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(Yonhap Feature) Father-to-son succession sees S. Korea's biggest Christian church under fire

2018/08/16 09:00

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By Park Boram

SEOUL, Aug. 16 (Yonhap) -- What started as a humble congregation of 20 Christians at a fringe neighborhood in Seoul 40 years ago has now grown into arguably the world's biggest Presbyterian church.

Myungsung Church now stands on tens of thousands of square meters of land in the southeastern district that became a populous commuter town. It boasts a membership of 100,000 and has schools and hospitals under its wing.

The miraculous success story earned its founder, Rev. Kim Sam-hwan, a reputation as one of the most revered religious leaders, inspiring Christian pastors at home and abroad.

But the pastor has suffered a precipitous fall from grace amid controversy over his decision to name his eldest son, Rev. Kim Ha-na, to succeed him, granting the younger Rev. Kim the last say in controlling the church's massive finances.

Despite growing protest and opposition by the Christian community and civil society, the junior Kim took office in November last year following his father's retirement.

These images show Rev. Kim Sam-hwan (L) and his oldest son, Rev. Kim Ha-na. (Yonhap) These images show Rev. Kim Sam-hwan (L) and his oldest son, Rev. Kim Ha-na. (Yonhap)

In a bid to reverse the decision, a group of opposing pastors filed a complaint with the General Assembly of the Presbyterian Church of Korea, the Protestant denomination for Myungsung. They demanded a ruling over whether the succession is in violation of the denomination's law banning the succession of a retiring pastor by a close family member.

The Theological Education Committee of the denomination's General Assembly last week ruled in favor of the succession, with eight of its 15-member panel voting to allow it.

Rather than ending the row, the panel's decision further fanned anger among the Christian community and civic groups.

"The General Assembly law prohibiting family succession of pastorship became null and void with the decision," a nationwide association of Protestant pastors said in a statement.

The group called on the denomination to reverse its ruling in an upcoming plenary session in September. "The General Assembly should clearly decide in its September meeting whether it will recover its honor as the biggest Christian denomination or opt for the benefit of the biggest Presbyterian church Myungsung's finances."

   The head pastor of the prominent Somang Presbyterian Church, Rev. Kim Jie-chul, also came forward to criticize the church decision in an online letter addressed to the senior Kim last week.

"Rev. Kim Sam-hwan, I want you to leave the denomination. That would be the only way the Korean Christian church and the denomination could recover their reputation and also the only way theology students could come back to life."

   Despite the growing criticism, the Kims remain adamant. Addressing Sunday services following the ruling, the pastors celebrated the denomination's decision approving the succession, giving words of thanks to supporting church members.

"Because I have ears and eyes and I am no shameless man, I feel hurt, troubled and sorry (regarding the situation)," Rev. Kim Ha-na said in his sermon.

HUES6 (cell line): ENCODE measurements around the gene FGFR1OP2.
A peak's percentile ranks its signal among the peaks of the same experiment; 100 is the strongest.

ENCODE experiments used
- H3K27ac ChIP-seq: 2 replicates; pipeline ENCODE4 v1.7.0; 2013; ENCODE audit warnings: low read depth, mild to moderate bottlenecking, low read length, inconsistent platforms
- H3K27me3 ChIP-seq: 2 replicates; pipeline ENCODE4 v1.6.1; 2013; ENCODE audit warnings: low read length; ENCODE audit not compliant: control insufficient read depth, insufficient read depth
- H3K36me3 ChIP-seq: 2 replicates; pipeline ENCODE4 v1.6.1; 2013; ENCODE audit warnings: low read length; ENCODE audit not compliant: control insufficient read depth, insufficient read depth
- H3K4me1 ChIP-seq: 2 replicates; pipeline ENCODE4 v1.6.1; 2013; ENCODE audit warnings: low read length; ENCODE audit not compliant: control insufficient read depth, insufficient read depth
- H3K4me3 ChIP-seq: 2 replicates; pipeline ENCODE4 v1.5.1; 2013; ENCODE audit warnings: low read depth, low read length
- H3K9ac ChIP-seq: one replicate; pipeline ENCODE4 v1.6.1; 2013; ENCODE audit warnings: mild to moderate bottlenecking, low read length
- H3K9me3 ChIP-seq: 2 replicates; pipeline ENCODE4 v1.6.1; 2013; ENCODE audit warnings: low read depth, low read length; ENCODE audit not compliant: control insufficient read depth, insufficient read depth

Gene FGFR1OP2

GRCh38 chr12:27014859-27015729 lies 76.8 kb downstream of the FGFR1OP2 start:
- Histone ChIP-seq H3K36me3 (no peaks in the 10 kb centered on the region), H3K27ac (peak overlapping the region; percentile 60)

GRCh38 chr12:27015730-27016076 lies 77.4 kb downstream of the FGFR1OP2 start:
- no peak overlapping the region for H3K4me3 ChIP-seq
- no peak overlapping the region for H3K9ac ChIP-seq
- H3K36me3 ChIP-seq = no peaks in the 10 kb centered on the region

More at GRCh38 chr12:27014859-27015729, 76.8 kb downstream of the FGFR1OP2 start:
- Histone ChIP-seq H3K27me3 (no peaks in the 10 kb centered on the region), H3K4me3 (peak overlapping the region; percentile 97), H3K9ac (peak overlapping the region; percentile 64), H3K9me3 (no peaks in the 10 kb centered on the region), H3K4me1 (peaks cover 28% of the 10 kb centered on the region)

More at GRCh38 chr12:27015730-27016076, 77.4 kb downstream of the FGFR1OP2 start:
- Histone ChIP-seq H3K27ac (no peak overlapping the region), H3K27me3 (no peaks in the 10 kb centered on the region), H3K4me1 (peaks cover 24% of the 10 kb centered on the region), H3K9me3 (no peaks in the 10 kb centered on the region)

"People in and outside of the church have a feeling of doubt or denouncement ... but such doubt and criticism could become an opportunity for us to resort back to God," he said, essentially dismissing the calls for resignation.

Student representatives from the Presbyterian University and Theological Seminary, which belongs to the Presbyterian Church of Korea, hold a protest rally on Aug. 10, 2018, denouncing the father-to-son succession at Myungsung Church in this photo courtesy of the students. (Yonhap) Student representatives from the Presbyterian University and Theological Seminary, which belongs to the Presbyterian Church of Korea, hold a protest rally on Aug. 10, 2018, denouncing the father-to-son succession at Myungsung Church in this photo courtesy of the students. (Yonhap)

The confrontation is likely to further divide the Christian community and send it into greater disarray. The opposing seven members of the panel offered to resign their seats following the panel's ruling in favor of the succession.

The CLF, comprising 500 Christian attorneys, joined the campaign against Myungsung Church, this week, calling into question the legality of the succession process.

Groups of student representatives and faculties from the denomination's Presbyterian University and Theological Seminary also raised their voice, calling for disciplinary action on Myungsung and vowing to fight to the end.

With some of the angry opponents reportedly considering action to bring the issue to the secular court, the Myungsung Church case is likely to pose another challenge to the Korean Christian community after a series of scandals have engulfed other mega churches in the country, one of the religion's biggest strongholds.

A group of activists picket in denunciation of Myungsung Church's father-to-son succession of the senior pastorship in this photo courtesy of the activists. (Yonhap) A group of activists picket in denunciation of Myungsung Church's father-to-son succession of the senior pastorship in this photo courtesy of the activists. (Yonhap)

pbr@yna.co.kr

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